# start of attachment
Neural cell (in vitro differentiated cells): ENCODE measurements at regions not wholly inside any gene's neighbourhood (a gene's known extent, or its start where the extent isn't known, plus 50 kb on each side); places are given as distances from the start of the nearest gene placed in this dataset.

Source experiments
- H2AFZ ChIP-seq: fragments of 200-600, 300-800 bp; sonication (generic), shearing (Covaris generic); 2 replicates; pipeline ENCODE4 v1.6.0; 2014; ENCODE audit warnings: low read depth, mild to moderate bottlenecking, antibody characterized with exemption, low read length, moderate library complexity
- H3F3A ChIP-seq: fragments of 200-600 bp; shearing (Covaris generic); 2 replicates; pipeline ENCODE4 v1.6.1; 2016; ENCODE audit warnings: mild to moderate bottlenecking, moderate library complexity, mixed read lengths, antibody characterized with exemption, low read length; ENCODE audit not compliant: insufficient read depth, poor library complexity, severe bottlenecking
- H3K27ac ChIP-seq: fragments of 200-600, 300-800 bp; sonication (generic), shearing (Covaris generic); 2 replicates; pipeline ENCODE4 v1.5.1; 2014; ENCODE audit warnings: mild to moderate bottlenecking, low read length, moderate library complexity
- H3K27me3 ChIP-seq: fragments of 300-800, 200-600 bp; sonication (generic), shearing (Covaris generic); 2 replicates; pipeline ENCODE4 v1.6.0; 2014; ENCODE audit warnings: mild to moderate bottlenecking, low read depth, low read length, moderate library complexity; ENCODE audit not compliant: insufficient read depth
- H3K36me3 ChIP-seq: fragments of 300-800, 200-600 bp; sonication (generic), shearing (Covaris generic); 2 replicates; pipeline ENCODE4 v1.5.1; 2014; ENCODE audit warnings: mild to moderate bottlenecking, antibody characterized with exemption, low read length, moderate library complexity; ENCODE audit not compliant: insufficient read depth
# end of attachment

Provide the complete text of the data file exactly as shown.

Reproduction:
Neural cell (in vitro differentiated cells): ENCODE measurements at regions not wholly inside any gene's neighbourhood (a gene's known extent, or its start where the extent isn't known, plus 50 kb on each side); places are given as distances from the start of the nearest gene placed in this dataset.

Source experiments
- H2AFZ ChIP-seq: fragments of 200-600, 300-800 bp; sonication (generic), shearing (Covaris generic); 2 replicates; pipeline ENCODE4 v1.6.0; 2014; ENCODE audit warnings: low read depth, mild to moderate bottlenecking, antibody characterized with exemption, low read length, moderate library complexity
- H3F3A ChIP-seq: fragments of 200-600 bp; shearing (Covaris generic); 2 replicates; pipeline ENCODE4 v1.6.1; 2016; ENCODE audit warnings: mild to moderate bottlenecking, moderate library complexity, mixed read lengths, antibody characterized with exemption, low read length; ENCODE audit not compliant: insufficient read depth, poor library complexity, severe bottlenecking
- H3K27ac ChIP-seq: fragments of 200-600, 300-800 bp; sonication (generic), shearing (Covaris generic); 2 replicates; pipeline ENCODE4 v1.5.1; 2014; ENCODE audit warnings: mild to moderate bottlenecking, low read length, moderate library complexity
- H3K27me3 ChIP-seq: fragments of 300-800, 200-600 bp; sonication (generic), shearing (Covaris generic); 2 replicates; pipeline ENCODE4 v1.6.0; 2014; ENCODE audit warnings: mild to moderate bottlenecking, low read depth, low read length, moderate library complexity; ENCODE audit not compliant: insufficient read depth
- H3K36me3 ChIP-seq: fragments of 300-800, 200-600 bp; sonication (generic), shearing (Covaris generic); 2 replicates; pipeline ENCODE4 v1.5.1; 2014; ENCODE audit warnings: mild to moderate bottlenecking, antibody characterized with exemption, low read length, moderate library complexity; ENCODE audit not compliant: insufficient read depth